With the option to be arranged in many different ways, a trust allows you, the creator of the trust (also known as the settlor), to keep control over what happens to your assets and how they are used when you pass.
| What is a trust?
It is a legal relationship that can be created either in your life or on your death and allows a third party of your choice (known as a trustee or trustees) to hold assets on behalf of someone else or a group of people (known as a beneficiary or the beneficiaries). You can name anyone you wish to provide for to be a beneficiary – most common options for beneficiaries include your children or grandchildren, or a charity, or organisation.
The assets in the trust (cash, property, land, or investments) are held for the benefit of the beneficiaries and are held under the control of the trustees. The trustees have the power to deal with the assets in the trust and have a duty to manage the assets within the trust responsibly and appropriately. It is important to appoint people you trust to act as a trustee. Most often, there will be a trust deed which tells the trustees how they should distribute and manage the assets.
| What are the different types of trusts?
There are several types of trusts and the type you set up depends on your wishes. The most common are:
A discretionary trust can be specifically tailored to your family and are a good option if you are unsure as to how you want to distribute your estate. It gives greater power to the trustees, as they have the power to distribute as they see fit. As everything is distributed to the beneficiaries at the trustees’ discretion, it is advised to write an accompanying Letter of Wishes. In the Letter of Wishes, you can inform the trustees of when you would like the beneficiaries to receive their inheritance; It is important to note that the trustees are not legally bound by the Letter of Wishes, but it may help guide them to fulfil your wishes.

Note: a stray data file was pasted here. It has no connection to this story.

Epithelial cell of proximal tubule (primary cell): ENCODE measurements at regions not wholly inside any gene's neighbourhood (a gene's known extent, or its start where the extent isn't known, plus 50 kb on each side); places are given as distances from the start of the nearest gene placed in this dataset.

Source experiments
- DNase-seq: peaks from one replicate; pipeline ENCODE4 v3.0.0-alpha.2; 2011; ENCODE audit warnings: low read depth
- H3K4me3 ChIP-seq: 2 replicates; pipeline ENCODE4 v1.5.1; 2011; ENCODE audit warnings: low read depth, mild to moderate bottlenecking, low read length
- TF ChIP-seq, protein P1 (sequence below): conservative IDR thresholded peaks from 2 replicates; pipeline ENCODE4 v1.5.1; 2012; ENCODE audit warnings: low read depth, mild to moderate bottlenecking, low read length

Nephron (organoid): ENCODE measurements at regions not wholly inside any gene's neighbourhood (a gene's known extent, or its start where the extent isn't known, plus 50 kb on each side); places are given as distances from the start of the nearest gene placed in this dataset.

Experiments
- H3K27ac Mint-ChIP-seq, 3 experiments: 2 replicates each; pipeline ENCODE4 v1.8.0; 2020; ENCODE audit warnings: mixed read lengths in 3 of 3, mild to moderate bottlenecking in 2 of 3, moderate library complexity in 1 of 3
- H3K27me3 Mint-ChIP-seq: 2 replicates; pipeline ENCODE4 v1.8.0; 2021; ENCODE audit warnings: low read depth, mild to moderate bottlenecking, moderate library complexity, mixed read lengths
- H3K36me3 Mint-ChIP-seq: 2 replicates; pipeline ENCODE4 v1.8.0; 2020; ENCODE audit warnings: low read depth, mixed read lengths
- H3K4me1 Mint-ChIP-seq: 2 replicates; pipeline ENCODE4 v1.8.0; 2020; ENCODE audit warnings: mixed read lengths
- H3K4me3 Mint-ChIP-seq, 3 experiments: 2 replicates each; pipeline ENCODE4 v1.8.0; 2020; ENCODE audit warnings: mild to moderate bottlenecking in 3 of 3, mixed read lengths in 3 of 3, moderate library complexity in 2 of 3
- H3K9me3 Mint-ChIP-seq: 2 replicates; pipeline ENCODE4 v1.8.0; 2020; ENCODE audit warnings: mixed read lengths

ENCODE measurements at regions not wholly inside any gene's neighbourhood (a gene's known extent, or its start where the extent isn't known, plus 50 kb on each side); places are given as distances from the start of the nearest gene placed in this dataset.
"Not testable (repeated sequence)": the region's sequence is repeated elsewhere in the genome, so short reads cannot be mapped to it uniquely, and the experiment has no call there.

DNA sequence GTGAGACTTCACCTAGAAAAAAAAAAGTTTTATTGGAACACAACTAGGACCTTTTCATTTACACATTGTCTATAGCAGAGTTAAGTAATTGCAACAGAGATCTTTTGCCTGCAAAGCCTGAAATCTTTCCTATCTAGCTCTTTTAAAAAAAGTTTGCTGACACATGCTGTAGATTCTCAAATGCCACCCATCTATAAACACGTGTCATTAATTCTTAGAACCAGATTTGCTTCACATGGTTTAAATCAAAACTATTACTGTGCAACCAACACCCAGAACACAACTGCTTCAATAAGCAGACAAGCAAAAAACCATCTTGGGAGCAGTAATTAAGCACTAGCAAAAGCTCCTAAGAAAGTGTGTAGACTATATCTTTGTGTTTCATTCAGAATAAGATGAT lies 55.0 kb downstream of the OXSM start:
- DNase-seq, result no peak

They are also a good option if circumstances change unforeseeably. These are also useful if you want to leave your assets to current and future children or grandchildren. Furthermore, discretionary trusts can be a good choice for those who lack capacity due to illness or disability and those who might struggle with managing their finances. Another positive is that it does not affect those who are means-tested, and even if they inherit, they will continue to receive any state-given benefits.
Bare trusts are arguably the simplest of trusts – giving all assets in the trust to the beneficiary as long as the beneficiary is 18 years old. The assets are held by the trustees, but the beneficiary can take ownership of their assets when they are old enough. They are also useful for leaving money to young children, for IHT planning as the initial trust arrangement could be exempt from IHT, but ONLY if you survive for a period of seven years after the initial trust gift was made.